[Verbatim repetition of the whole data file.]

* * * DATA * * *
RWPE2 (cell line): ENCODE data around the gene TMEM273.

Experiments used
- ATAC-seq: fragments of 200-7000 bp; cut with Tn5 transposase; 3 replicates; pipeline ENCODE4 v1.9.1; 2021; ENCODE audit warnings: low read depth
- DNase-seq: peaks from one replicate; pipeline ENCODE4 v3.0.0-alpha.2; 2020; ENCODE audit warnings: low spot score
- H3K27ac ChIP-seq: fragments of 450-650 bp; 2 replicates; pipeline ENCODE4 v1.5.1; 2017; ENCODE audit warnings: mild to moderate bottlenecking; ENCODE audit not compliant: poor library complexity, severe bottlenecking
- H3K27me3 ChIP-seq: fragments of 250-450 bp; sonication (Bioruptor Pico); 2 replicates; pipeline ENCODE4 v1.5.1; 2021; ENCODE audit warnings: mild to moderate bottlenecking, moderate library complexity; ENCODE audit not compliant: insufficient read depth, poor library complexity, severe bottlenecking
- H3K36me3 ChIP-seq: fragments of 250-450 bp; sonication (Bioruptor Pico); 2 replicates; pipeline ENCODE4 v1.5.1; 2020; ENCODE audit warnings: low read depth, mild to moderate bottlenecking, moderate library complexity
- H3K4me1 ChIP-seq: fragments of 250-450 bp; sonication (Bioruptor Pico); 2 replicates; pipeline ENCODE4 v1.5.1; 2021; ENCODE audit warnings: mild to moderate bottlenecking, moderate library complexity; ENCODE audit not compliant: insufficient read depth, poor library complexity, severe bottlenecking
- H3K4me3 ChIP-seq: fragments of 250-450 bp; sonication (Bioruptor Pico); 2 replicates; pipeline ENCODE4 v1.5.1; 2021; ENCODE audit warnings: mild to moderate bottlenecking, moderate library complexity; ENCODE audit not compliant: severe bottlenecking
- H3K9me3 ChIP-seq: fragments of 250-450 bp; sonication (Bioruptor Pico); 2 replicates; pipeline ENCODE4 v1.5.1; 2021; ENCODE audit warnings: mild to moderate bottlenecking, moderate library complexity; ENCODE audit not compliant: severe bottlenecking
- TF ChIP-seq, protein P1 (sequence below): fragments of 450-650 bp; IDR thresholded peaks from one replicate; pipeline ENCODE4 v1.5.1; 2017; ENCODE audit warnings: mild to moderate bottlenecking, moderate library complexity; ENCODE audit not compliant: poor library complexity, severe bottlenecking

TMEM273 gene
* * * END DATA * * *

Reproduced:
RWPE2 (cell line): ENCODE data around the gene TMEM273.

Experiments used
- ATAC-seq: fragments of 200-7000 bp; cut with Tn5 transposase; 3 replicates; pipeline ENCODE4 v1.9.1; 2021; ENCODE audit warnings: low read depth
- DNase-seq: peaks from one replicate; pipeline ENCODE4 v3.0.0-alpha.2; 2020; ENCODE audit warnings: low spot score
- H3K27ac ChIP-seq: fragments of 450-650 bp; 2 replicates; pipeline ENCODE4 v1.5.1; 2017; ENCODE audit warnings: mild to moderate bottlenecking; ENCODE audit not compliant: poor library complexity, severe bottlenecking
- H3K27me3 ChIP-seq: fragments of 250-450 bp; sonication (Bioruptor Pico); 2 replicates; pipeline ENCODE4 v1.5.1; 2021; ENCODE audit warnings: mild to moderate bottlenecking, moderate library complexity; ENCODE audit not compliant: insufficient read depth, poor library complexity, severe bottlenecking
- H3K36me3 ChIP-seq: fragments of 250-450 bp; sonication (Bioruptor Pico); 2 replicates; pipeline ENCODE4 v1.5.1; 2020; ENCODE audit warnings: low read depth, mild to moderate bottlenecking, moderate library complexity
- H3K4me1 ChIP-seq: fragments of 250-450 bp; sonication (Bioruptor Pico); 2 replicates; pipeline ENCODE4 v1.5.1; 2021; ENCODE audit warnings: mild to moderate bottlenecking, moderate library complexity; ENCODE audit not compliant: insufficient read depth, poor library complexity, severe bottlenecking
- H3K4me3 ChIP-seq: fragments of 250-450 bp; sonication (Bioruptor Pico); 2 replicates; pipeline ENCODE4 v1.5.1; 2021; ENCODE audit warnings: mild to moderate bottlenecking, moderate library complexity; ENCODE audit not compliant: severe bottlenecking
- H3K9me3 ChIP-seq: fragments of 250-450 bp; sonication (Bioruptor Pico); 2 replicates; pipeline ENCODE4 v1.5.1; 2021; ENCODE audit warnings: mild to moderate bottlenecking, moderate library complexity; ENCODE audit not compliant: severe bottlenecking
- TF ChIP-seq, protein P1 (sequence below): fragments of 450-650 bp; IDR thresholded peaks from one replicate; pipeline ENCODE4 v1.5.1; 2017; ENCODE audit warnings: mild to moderate bottlenecking, moderate library complexity; ENCODE audit not compliant: poor library complexity, severe bottlenecking

TMEM273 gene